Sure Start centres have been disappearing at double the rate government ministers claim, new research by a top education charity suggests.
The Sutton Trust says its analysis shows as many as 1,000 of the vital early years centres have been shut down since 2009.
The national database recorded a drop of around 500 (14%) but the Trust’s ‘Stop Start’ study, by a group of Oxford University academics, says this “may understate the true figure”.
The drop is “more than 30%”, they say, and centres are “much more thinly spread” across the UK.
Labour said ministers should be “ashamed” while the Lib Dems said Theresa May “must act to stem the tide” of closures.
The Trust warns of “decline, both in numbers and services, but also adaptation and a struggle to survive”.
It said: “Many closures announced locally were not yet reflected in the database: our survey showed a 16% drop.
“If we only count ‘registered centres’, the drop since 2009 was more than 30%, suggesting that more than 1,000 centres nationally might have closed.
“There is now growing evidence of a further wave of large-scale closures in the pipeline as a ‘tipping point’ is reached.”
Sure Start centres, a flagship innovation of Tony Blair’s administration, offer families help and advice on child health, parenting, money, training and employment.
Researchers asked councils why centres were closing and 80% cited a move away from access-for-all towards targeting of individual high-need families.
The vast majority of authorities (84%) said they were experiencing financial pressures and 69% reported a budget decrease in the last two years.
The Trust’s report said: “Services are now ‘hollowed out’ - much more thinly spread, often no longer ‘in pram-pushing distance’. The focus of centres has changed to referred families with high need, and provision has diversified as national direction has weakened, with local authorities employing a variety of strategies to survive in an environment of declining resources and loss of strategic direction.”
The report noted that in August 2009, 54% of all centres were located in the 30% most disadvantaged areas, but by late 2017, the overall national picture was “radically different”.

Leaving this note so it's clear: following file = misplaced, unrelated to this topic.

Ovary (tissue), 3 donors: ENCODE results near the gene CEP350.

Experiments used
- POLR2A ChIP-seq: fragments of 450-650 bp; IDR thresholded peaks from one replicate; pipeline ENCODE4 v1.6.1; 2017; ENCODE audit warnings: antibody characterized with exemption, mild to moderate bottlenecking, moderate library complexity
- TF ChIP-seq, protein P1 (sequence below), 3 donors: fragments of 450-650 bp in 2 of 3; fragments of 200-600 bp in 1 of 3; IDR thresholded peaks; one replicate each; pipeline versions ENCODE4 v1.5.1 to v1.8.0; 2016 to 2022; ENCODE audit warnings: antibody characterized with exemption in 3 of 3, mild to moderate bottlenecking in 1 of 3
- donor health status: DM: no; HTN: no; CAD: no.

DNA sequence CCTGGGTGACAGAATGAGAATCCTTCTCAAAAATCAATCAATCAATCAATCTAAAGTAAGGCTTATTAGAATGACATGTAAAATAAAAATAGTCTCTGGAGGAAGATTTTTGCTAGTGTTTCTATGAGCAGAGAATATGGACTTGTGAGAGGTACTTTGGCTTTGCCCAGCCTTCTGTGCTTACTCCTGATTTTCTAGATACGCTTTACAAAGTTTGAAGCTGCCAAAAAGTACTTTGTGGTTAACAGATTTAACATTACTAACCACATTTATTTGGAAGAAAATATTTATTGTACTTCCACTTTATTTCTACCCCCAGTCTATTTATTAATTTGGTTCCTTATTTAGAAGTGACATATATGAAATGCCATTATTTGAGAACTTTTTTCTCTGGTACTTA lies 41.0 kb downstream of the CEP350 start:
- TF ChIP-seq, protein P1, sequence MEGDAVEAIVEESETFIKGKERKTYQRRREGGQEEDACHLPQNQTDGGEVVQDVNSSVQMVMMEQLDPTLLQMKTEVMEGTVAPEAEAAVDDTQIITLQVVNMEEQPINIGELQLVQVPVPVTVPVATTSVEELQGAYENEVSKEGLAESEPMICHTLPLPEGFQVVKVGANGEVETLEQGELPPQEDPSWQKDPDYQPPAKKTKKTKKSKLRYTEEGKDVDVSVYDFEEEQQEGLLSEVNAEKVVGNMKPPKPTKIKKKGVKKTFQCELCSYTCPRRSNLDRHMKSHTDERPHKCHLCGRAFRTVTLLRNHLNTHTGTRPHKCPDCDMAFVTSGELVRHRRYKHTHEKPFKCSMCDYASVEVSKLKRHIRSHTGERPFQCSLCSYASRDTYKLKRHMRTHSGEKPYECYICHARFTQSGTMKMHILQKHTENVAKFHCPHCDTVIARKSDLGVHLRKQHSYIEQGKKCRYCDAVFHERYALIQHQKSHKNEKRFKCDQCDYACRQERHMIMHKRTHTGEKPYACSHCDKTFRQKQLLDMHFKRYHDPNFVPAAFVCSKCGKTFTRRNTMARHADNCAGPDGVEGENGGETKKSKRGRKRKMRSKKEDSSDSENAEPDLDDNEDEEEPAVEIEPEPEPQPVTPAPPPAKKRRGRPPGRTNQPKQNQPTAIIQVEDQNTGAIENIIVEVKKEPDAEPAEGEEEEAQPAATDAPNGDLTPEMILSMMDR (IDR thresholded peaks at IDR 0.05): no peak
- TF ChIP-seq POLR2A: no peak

It said: “Indeed, it is difficult to see it any longer as a truly ‘national programme’ as there is so much local variation in what is now provided - not so much a ‘postcode lottery’ as dependent on which local authority serves your area.”
The report concluded most closures were in a few areas and by 2017, 16 authorities closing 50% or more of their centres “accounted for 55% of the total number of closures nationally”.
It added that measured on the basis of income deprivation affecting families with children, there had been “only marginal change” since 2009 in the location of centres in the poorest 30% of neighbourhoods (with 54% in 2009 and 52% in 2017) - although there were “critically fewer centres in all areas”.
The Government should keep a national register of children’s centres and guarantee a minimum provision level, the Trust argues.
Sutton Trust founder Sir Peter Lampl said: “It is a serious issue that the services thatSure Start centres offer are much more thinly spread than they were a decade ago.
“Additionally, since 2010 there has been a precipitous decline of 30% in the number ofSure Start centres. Thousands of families are missing out on the vital support they provide.
“The Government should complete its long-promised review of the programme. Instead of trying to serve all age groups, children’s centres should reconnect with their original purpose of promoting child and family development for the 0-5 age group.”
Tracy Brabin MP, Labour’s Shadow Early Years Minister, said: “Tory Ministers should be ashamed that it took this report to expose the true extent of the damage their policies have caused.
“Sure Start provides support and education for families who need it most, yet as this report shows, Conservative cuts have created a postcode lottery in Sure Start provision.
Lib Dem education spokesperson Layla Moran, meanwhile, added: “Children’s centres provide invaluable advice and support for families. They have been shown to deliver health and educational benefits and play a crucial role in reducing social inequality.
“This issue is an absolute priority for me. I saw every one of the children’s centres in my constituency close in the year before I became an MP and I know what a devastating impact that has had for some vulnerable local families. This report provides yet more evidence that the Government must act to stem this tide of closures.”